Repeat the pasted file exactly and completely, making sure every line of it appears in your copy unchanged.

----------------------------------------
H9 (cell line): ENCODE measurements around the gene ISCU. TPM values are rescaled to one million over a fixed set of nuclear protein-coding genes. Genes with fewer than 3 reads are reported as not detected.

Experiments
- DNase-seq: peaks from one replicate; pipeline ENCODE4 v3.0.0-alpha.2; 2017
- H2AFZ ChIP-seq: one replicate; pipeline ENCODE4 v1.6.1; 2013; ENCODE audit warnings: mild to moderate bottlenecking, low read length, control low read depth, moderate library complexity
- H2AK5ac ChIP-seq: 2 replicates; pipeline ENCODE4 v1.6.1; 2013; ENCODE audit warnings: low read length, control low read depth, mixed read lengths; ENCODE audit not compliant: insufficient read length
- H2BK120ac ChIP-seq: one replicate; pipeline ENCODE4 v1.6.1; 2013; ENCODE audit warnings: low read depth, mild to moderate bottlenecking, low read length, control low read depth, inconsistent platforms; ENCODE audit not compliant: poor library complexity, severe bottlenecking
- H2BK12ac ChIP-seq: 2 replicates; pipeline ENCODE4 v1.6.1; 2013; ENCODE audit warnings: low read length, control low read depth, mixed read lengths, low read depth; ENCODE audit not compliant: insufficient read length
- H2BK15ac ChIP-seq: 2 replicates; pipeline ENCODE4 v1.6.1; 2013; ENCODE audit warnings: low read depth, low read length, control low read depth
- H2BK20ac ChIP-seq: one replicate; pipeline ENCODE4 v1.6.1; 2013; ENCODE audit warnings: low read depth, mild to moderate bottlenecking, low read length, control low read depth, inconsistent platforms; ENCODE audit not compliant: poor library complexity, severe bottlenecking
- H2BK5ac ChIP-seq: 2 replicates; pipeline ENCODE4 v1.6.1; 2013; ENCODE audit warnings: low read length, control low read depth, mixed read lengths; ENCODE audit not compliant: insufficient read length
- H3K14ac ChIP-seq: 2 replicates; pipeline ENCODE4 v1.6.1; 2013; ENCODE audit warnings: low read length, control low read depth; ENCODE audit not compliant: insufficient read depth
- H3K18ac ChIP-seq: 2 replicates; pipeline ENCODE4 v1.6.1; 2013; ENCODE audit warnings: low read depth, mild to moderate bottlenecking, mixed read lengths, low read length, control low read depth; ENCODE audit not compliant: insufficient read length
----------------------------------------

H9 (cell line): ENCODE measurements around the gene ISCU. TPM values are rescaled to one million over a fixed set of nuclear protein-coding genes. Genes with fewer than 3 reads are reported as not detected.

Experiments
- DNase-seq: peaks from one replicate; pipeline ENCODE4 v3.0.0-alpha.2; 2017
- H2AFZ ChIP-seq: one replicate; pipeline ENCODE4 v1.6.1; 2013; ENCODE audit warnings: mild to moderate bottlenecking, low read length, control low read depth, moderate library complexity
- H2AK5ac ChIP-seq: 2 replicates; pipeline ENCODE4 v1.6.1; 2013; ENCODE audit warnings: low read length, control low read depth, mixed read lengths; ENCODE audit not compliant: insufficient read length
- H2BK120ac ChIP-seq: one replicate; pipeline ENCODE4 v1.6.1; 2013; ENCODE audit warnings: low read depth, mild to moderate bottlenecking, low read length, control low read depth, inconsistent platforms; ENCODE audit not compliant: poor library complexity, severe bottlenecking
- H2BK12ac ChIP-seq: 2 replicates; pipeline ENCODE4 v1.6.1; 2013; ENCODE audit warnings: low read length, control low read depth, mixed read lengths, low read depth; ENCODE audit not compliant: insufficient read length
- H2BK15ac ChIP-seq: 2 replicates; pipeline ENCODE4 v1.6.1; 2013; ENCODE audit warnings: low read depth, low read length, control low read depth
- H2BK20ac ChIP-seq: one replicate; pipeline ENCODE4 v1.6.1; 2013; ENCODE audit warnings: low read depth, mild to moderate bottlenecking, low read length, control low read depth, inconsistent platforms; ENCODE audit not compliant: poor library complexity, severe bottlenecking
- H2BK5ac ChIP-seq: 2 replicates; pipeline ENCODE4 v1.6.1; 2013; ENCODE audit warnings: low read length, control low read depth, mixed read lengths; ENCODE audit not compliant: insufficient read length
- H3K14ac ChIP-seq: 2 replicates; pipeline ENCODE4 v1.6.1; 2013; ENCODE audit warnings: low read length, control low read depth; ENCODE audit not compliant: insufficient read depth
- H3K18ac ChIP-seq: 2 replicates; pipeline ENCODE4 v1.6.1; 2013; ENCODE audit warnings: low read depth, mild to moderate bottlenecking, mixed read lengths, low read length, control low read depth; ENCODE audit not compliant: insufficient read length